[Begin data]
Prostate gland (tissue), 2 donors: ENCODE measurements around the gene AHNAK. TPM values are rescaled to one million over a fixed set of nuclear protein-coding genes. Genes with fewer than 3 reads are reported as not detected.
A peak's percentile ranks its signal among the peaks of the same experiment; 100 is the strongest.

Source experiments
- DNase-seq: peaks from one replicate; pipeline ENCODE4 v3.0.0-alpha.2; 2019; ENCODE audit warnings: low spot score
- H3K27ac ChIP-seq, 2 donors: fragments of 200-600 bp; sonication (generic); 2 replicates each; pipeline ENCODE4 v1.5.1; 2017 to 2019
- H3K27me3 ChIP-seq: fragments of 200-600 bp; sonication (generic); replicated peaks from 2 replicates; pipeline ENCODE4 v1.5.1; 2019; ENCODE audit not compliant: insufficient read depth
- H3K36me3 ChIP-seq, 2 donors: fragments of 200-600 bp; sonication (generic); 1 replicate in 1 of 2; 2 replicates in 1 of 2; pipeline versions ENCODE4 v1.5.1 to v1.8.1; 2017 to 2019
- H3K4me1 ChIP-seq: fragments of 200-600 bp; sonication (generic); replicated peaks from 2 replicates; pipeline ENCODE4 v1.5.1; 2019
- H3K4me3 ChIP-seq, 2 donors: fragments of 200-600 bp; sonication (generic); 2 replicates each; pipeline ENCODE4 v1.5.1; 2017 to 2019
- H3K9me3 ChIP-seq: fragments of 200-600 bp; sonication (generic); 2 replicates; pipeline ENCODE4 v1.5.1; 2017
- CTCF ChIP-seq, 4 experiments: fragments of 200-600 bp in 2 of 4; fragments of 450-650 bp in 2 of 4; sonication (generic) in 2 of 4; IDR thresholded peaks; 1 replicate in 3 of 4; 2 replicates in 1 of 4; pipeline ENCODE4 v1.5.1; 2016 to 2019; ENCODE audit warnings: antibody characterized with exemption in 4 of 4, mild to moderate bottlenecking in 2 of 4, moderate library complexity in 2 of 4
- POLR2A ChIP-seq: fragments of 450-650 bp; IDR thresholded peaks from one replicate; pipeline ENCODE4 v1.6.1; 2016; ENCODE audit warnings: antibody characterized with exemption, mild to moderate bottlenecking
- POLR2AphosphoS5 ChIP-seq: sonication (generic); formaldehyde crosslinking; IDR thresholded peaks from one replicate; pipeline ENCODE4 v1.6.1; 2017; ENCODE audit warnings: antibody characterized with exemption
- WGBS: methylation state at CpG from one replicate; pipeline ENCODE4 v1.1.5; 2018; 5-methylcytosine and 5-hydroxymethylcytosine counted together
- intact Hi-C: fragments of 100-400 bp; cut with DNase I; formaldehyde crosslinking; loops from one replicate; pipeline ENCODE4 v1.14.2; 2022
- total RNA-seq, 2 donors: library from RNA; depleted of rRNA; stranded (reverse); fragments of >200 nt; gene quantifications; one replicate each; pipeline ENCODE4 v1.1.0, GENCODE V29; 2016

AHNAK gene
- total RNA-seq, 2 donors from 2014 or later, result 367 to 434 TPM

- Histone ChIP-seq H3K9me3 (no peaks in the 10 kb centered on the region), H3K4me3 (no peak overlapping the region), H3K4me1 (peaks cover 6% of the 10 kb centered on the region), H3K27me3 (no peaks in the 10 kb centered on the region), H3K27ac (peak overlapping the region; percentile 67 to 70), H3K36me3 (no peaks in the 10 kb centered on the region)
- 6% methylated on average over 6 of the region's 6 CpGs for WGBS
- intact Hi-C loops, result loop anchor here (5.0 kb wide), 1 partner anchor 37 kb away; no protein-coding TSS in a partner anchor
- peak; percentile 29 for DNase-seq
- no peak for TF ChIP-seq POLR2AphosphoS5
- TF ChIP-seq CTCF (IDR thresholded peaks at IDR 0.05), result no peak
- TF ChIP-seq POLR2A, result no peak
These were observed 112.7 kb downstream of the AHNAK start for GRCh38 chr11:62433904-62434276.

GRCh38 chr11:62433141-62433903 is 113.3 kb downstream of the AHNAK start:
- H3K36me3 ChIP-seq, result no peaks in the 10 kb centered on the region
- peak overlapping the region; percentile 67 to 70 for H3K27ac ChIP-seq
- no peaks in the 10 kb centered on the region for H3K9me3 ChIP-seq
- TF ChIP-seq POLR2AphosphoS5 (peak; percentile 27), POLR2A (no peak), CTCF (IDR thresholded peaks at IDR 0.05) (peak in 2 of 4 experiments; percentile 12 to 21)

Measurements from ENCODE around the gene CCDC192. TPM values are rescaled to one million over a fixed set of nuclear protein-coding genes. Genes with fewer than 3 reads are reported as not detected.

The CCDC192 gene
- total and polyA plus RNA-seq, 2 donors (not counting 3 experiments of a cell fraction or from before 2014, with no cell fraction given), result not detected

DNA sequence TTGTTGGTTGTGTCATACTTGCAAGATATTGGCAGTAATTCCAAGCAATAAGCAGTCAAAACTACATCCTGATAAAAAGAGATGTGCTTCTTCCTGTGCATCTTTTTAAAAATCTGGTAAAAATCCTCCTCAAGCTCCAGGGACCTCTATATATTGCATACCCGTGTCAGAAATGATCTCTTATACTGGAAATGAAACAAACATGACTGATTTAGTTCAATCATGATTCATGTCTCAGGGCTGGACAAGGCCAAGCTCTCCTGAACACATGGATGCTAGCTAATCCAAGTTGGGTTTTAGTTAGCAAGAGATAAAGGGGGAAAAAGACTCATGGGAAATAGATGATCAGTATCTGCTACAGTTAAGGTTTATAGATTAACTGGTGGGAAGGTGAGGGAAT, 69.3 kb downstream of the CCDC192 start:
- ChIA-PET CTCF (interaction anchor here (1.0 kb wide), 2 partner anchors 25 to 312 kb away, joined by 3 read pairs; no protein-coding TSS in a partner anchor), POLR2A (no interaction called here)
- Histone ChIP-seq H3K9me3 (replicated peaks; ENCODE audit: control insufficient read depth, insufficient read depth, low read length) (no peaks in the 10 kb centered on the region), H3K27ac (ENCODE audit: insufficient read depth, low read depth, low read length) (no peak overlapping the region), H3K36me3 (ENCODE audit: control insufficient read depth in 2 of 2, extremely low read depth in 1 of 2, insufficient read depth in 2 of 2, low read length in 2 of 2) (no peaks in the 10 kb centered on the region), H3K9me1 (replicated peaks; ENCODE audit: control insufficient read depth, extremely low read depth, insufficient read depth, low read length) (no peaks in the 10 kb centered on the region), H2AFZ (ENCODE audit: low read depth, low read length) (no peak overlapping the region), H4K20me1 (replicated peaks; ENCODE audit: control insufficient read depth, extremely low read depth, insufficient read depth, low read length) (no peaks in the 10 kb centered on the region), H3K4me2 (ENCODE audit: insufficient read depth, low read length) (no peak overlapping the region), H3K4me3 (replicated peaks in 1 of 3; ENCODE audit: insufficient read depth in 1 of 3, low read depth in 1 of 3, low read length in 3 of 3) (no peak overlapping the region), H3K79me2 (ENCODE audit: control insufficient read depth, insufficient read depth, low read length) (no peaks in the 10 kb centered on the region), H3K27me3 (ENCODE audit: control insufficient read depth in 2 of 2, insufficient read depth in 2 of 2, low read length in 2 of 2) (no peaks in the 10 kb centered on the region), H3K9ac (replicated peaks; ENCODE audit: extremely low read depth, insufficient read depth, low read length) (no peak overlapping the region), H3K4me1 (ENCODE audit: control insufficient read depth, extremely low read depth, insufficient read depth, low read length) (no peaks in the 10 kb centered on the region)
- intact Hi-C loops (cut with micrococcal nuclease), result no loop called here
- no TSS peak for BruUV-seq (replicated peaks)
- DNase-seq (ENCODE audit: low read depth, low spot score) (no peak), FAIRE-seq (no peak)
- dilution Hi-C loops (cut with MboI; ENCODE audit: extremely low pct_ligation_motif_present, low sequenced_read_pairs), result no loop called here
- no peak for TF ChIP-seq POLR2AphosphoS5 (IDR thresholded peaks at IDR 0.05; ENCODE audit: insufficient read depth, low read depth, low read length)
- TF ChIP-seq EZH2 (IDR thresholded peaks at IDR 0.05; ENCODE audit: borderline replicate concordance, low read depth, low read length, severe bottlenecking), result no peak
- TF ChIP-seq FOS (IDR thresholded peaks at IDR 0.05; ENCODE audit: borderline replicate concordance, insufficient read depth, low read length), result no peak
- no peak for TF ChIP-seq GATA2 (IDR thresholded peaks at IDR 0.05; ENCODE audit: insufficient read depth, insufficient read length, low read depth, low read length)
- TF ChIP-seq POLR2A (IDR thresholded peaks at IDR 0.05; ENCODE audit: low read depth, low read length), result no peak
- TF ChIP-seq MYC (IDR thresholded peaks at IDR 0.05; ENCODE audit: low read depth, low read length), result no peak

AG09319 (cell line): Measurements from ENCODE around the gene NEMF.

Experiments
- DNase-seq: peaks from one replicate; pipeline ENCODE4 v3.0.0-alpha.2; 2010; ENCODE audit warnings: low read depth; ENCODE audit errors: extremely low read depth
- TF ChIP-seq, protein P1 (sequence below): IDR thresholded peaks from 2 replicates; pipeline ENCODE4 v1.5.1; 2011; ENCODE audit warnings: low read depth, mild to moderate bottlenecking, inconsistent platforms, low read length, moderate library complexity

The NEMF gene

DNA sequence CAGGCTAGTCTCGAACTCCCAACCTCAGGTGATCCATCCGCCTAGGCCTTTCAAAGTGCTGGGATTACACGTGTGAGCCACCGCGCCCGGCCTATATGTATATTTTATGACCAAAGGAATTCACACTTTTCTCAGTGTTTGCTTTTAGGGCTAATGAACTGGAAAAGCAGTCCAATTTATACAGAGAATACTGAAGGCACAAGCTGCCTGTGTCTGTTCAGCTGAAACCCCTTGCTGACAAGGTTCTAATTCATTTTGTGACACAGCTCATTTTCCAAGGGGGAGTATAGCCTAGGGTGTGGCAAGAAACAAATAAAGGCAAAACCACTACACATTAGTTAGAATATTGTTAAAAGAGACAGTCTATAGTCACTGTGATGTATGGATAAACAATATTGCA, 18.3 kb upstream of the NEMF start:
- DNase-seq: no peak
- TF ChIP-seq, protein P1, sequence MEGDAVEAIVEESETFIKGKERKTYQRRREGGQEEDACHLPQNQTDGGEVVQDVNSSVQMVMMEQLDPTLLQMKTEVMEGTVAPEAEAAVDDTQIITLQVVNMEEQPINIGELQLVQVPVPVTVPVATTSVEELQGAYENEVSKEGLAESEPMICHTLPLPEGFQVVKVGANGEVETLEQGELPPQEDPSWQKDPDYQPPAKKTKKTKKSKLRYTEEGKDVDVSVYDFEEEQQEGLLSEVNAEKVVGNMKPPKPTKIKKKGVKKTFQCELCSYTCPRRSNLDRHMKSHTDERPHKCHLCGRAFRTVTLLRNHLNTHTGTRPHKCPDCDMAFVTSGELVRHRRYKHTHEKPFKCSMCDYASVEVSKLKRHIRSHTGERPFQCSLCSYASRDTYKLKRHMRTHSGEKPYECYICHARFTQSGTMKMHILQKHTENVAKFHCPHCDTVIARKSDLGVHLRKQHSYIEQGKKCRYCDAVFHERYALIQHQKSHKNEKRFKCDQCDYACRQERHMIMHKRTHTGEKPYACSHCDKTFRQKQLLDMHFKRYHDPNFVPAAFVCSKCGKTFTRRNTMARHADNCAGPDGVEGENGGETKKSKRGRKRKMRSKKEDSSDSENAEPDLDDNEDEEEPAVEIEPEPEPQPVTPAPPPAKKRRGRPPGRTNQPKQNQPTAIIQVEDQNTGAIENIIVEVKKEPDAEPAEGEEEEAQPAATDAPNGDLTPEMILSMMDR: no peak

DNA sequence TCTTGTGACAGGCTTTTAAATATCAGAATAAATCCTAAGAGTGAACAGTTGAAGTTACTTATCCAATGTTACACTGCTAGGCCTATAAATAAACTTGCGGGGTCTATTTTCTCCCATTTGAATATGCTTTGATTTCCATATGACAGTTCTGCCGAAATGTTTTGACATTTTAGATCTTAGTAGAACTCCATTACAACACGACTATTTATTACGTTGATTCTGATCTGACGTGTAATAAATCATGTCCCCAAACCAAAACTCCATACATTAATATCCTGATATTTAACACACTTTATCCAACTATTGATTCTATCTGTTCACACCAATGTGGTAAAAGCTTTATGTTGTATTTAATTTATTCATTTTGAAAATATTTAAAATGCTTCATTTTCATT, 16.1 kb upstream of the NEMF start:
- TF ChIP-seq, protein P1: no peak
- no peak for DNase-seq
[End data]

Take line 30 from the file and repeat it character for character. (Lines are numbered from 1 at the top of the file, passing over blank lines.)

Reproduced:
- no peaks in the 10 kb centered on the region for H3K9me3 ChIP-seq